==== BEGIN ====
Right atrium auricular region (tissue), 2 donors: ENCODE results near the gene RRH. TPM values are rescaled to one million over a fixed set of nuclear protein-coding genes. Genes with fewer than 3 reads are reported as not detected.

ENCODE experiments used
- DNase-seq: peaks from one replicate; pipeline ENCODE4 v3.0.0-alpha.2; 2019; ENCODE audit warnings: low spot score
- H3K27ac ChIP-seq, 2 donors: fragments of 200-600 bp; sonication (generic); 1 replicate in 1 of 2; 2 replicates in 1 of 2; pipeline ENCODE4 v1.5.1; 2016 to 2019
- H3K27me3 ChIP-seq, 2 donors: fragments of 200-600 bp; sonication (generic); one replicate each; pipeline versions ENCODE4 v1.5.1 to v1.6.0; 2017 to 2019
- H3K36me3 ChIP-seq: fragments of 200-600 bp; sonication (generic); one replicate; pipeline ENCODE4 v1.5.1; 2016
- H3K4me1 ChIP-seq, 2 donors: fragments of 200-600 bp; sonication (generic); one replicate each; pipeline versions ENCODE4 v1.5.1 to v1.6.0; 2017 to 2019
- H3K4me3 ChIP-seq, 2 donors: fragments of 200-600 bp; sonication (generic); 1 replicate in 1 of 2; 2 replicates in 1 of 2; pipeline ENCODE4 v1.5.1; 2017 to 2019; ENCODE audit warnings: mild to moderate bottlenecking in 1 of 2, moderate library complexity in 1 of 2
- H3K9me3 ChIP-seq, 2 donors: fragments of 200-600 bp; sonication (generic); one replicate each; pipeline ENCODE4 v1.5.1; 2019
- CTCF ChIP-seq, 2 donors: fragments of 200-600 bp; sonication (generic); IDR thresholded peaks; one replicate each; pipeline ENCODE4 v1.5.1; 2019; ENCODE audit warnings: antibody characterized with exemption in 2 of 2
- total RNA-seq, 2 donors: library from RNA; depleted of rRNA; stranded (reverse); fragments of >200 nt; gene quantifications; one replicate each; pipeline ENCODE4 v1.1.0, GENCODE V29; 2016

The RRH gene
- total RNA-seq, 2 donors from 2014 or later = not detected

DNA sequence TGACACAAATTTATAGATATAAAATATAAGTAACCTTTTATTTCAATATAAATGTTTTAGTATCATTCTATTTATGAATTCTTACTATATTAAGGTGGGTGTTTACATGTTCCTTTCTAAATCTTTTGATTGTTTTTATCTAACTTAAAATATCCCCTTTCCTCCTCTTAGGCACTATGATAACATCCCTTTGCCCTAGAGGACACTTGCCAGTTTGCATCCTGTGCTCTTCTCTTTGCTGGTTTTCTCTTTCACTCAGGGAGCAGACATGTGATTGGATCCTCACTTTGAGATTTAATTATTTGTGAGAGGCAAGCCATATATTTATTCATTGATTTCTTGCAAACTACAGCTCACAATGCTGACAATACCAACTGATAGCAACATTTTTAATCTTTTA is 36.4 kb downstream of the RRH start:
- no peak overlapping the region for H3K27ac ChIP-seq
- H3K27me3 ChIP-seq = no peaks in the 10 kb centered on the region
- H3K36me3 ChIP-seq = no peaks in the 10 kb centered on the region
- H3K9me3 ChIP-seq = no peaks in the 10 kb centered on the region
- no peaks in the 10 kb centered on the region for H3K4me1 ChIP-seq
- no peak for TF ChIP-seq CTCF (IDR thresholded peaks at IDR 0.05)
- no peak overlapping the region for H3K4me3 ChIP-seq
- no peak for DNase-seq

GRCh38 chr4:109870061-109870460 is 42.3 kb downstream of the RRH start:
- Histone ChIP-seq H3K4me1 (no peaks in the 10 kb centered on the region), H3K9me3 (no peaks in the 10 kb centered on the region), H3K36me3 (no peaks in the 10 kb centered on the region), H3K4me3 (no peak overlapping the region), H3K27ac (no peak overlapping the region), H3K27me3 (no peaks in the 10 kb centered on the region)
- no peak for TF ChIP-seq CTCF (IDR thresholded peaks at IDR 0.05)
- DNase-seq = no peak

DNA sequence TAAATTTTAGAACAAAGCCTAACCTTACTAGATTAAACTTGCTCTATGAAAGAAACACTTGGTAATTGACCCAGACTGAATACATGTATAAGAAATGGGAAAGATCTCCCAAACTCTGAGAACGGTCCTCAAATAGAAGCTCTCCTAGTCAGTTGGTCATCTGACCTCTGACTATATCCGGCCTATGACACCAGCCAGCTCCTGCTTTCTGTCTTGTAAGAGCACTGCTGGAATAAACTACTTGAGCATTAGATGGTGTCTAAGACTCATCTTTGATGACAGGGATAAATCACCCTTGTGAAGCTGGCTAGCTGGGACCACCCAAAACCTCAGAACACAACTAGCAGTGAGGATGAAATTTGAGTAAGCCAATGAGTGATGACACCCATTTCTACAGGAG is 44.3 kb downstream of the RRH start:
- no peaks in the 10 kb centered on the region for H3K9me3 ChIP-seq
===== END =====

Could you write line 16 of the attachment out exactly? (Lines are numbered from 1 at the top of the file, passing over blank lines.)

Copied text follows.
- H3K27me3 ChIP-seq = no peaks in the 10 kb centered on the region